MNOD: “Don’t Close Your Eyes” is the song that even casual listeners know Kix for, but the catalog is so much more than that. Do you still enjoy playing that song live?
Forsythe: I do. I’m thankful that we had that song, because it took us to yet another level of exposure. The shows got bigger, the crowds got bigger. I always throw everything I have into what I’m doing in the moment, so I still enjoy playing it.
MNOD: I just finished reading “Nothin’ But a Good Time,” which is the new oral history of the ’80s hard rock explosion that you contributed to. There’s a section in there where you briefly mentioned auditioning for The Wallflowers in the ’90s. How did that come about?
Forsythe: Yeah, that actually came about from a friend of mine when I was living in Los Angeles. There’s a place called Canter’s Deli that had a lounge where a bunch of people would play all the time and I met Rami Jaffee, who plays in Dave Grohl’s band now. I went to his house and he told me I should try out. So I came down to their rehearsal and this was before their second album came out and blew up. They sounded almost like the Stones or The Band at that time and there was talk that the guitar player was leaving. I was on the verge of getting the gig until he decided was going to stay in the band after all, but it was definitely a cool experience. Later on, of course, “One Headlight” became huge and the band really took off.
MNOD: While Kix is associated with the ’80s, you’ve said that your personal influences are much different than the LA scene. Who did you grow up listening to?
Forsythe: I go back to the ’60s, so I was really into The Beatles, Cream, the Stones, and Santana. Then, in the ’70s, I got really into Southern rock like Lynyrd Skynyrd and The Allman Brothers Band. Also, ZZ Top, Aerosmith, and Cheap Trick. That was an era when I really learned how to play the guitar and that music taught me a lot.
MNOD: Given how the whole ’80s scene died down, were you surprised when the demand for Kix started coming back?
Forsythe: There was a 10-year gap where we didn’t play any shows, so to have it come back like it has is really amazing. Initially, we only started booking a few in Baltimore and they sold out right away, so then we ended up extending the run. We then hired a booking agent when things started getting more serious. I’m always kind of waiting for the other shoe to drop, but it’s not stopping. There’s a total mix of people in the crowds now, because you have the older diehards who now bring their kids as well as younger kids who have gotten into ’80s rock in other ways. Our audience has a little bit of everything. When we started out in Baltimore, there were a lot of cover bands, so that’s usually how bands would start out. We’d play three sets a night and the middle set would end up being all originals, because that was usually the only way to get them in. Our following grew from there and we ended up extending further out from Baltimore a little later on.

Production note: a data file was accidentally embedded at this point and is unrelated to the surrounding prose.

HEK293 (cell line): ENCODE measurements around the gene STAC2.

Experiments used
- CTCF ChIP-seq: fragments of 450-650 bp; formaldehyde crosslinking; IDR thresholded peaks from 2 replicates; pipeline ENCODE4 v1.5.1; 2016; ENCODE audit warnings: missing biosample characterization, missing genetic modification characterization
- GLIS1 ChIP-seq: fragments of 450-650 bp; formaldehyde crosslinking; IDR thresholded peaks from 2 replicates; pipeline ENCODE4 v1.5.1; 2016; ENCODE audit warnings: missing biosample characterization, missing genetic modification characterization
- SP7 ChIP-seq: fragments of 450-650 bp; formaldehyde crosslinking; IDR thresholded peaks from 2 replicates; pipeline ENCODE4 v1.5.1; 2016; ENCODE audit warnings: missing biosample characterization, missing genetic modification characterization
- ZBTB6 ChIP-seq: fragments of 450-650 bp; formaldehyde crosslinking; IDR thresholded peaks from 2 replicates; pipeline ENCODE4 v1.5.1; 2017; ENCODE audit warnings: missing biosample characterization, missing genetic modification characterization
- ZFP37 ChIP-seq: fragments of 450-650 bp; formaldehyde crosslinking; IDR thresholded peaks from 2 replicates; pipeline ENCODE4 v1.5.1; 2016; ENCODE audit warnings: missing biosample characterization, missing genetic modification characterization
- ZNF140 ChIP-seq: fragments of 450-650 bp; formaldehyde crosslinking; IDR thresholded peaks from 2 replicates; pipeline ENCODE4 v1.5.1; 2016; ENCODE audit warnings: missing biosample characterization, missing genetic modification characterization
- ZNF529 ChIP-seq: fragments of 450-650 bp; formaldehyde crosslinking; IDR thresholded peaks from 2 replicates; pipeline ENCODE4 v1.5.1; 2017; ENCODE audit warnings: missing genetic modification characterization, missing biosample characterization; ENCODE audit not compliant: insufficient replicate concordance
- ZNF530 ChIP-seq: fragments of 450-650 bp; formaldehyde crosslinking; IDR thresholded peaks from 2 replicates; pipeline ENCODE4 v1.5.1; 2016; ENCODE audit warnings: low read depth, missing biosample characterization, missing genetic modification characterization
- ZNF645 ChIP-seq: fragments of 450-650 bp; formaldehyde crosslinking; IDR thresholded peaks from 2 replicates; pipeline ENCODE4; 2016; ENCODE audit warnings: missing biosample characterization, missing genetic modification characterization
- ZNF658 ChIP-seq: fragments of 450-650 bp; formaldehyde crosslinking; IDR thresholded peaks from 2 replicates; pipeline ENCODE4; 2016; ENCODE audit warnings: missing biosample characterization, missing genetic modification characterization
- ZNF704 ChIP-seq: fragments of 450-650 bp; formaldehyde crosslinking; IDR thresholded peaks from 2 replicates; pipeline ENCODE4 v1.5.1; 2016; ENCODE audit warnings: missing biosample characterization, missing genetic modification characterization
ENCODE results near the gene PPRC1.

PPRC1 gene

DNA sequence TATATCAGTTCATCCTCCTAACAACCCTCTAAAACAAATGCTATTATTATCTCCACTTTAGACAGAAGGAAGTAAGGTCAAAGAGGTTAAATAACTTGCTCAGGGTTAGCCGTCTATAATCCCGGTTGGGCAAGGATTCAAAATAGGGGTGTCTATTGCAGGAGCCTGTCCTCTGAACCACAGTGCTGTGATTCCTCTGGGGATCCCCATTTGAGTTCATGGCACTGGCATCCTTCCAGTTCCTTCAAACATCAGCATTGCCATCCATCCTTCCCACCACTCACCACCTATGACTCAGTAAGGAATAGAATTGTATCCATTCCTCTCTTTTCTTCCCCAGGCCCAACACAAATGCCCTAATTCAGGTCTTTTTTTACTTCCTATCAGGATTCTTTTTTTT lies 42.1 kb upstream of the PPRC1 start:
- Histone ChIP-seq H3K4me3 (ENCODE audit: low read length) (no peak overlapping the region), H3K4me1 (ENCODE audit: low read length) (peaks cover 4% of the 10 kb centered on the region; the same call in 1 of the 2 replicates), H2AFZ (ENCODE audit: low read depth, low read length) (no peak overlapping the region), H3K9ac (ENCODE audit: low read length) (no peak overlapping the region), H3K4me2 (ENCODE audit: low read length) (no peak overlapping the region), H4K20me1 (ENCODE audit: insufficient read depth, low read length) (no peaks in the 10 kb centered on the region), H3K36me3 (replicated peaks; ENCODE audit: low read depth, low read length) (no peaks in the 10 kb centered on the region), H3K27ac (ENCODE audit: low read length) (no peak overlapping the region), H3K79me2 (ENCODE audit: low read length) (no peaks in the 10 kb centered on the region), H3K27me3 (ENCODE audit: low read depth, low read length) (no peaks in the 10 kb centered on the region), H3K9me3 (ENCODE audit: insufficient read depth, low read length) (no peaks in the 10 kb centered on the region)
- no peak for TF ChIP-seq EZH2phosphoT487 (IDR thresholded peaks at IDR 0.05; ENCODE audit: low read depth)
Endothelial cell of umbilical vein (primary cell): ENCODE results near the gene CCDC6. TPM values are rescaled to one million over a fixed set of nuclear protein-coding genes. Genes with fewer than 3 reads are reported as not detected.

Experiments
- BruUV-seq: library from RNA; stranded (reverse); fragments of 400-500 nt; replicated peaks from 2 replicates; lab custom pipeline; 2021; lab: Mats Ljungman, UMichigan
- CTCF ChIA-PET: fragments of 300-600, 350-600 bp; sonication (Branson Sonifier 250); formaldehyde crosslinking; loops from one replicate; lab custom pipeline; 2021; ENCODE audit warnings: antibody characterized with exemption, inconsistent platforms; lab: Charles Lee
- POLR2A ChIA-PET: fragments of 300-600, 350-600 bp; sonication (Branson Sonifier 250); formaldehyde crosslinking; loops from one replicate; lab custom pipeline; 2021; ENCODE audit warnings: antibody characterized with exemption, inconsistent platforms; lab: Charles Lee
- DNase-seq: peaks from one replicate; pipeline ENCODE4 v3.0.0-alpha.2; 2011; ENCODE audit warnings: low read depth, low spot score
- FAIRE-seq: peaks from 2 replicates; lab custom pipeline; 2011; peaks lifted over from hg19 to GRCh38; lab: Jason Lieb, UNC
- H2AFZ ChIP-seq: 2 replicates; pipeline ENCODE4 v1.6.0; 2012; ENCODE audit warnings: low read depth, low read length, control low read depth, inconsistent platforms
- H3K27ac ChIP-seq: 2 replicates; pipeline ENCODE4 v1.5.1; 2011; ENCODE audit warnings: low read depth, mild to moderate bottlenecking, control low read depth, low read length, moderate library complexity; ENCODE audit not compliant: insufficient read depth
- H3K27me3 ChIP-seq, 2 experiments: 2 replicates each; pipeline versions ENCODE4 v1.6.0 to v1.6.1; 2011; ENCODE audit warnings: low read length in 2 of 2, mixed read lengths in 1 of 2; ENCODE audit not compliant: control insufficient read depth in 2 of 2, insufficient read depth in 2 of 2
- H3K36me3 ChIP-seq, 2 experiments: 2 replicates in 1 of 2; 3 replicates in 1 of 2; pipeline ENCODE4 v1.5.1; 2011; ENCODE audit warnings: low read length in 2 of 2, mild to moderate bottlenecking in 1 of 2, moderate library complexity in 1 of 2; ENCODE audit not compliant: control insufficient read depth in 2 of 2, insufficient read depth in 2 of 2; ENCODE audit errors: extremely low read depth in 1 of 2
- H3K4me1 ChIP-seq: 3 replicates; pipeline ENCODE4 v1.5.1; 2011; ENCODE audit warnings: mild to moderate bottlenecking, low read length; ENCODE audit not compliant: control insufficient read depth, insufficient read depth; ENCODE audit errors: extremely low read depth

MNOD: What prompted you to move from Los Angeles to Nashville?
Forsythe: I lived in LA for 26 years. I was in a relationship that ended, so I realized that I needed to find another place to live. I didn’t want to settle for just a crappy apartment, so I decided to move. In Nashville, the prices are better and you get much more for your money. The music scene in LA had also dried up and became a lot of pay-to-play without a lot of top-notch musicians like there had been before that. Nashville has a ton of musicians and there’s an exciting scene happening here.
MNOD: The last Kix studio album was 2014’s “Rock Your Face Off.” Have you guys discussed making another one or is there not really an incentive to do so anymore?
Forsythe: We’ve talked about it, but nothing has come up yet. We’ve done some DVDs and remixes of our classic albums, which bought us some time. The thing is that I would want to make something that is as good or better than the last one, so I would be hesitant to do anything unless it was on that level.
“Midnite Dynamite Re-Lit” is available now wherever music is disseminated.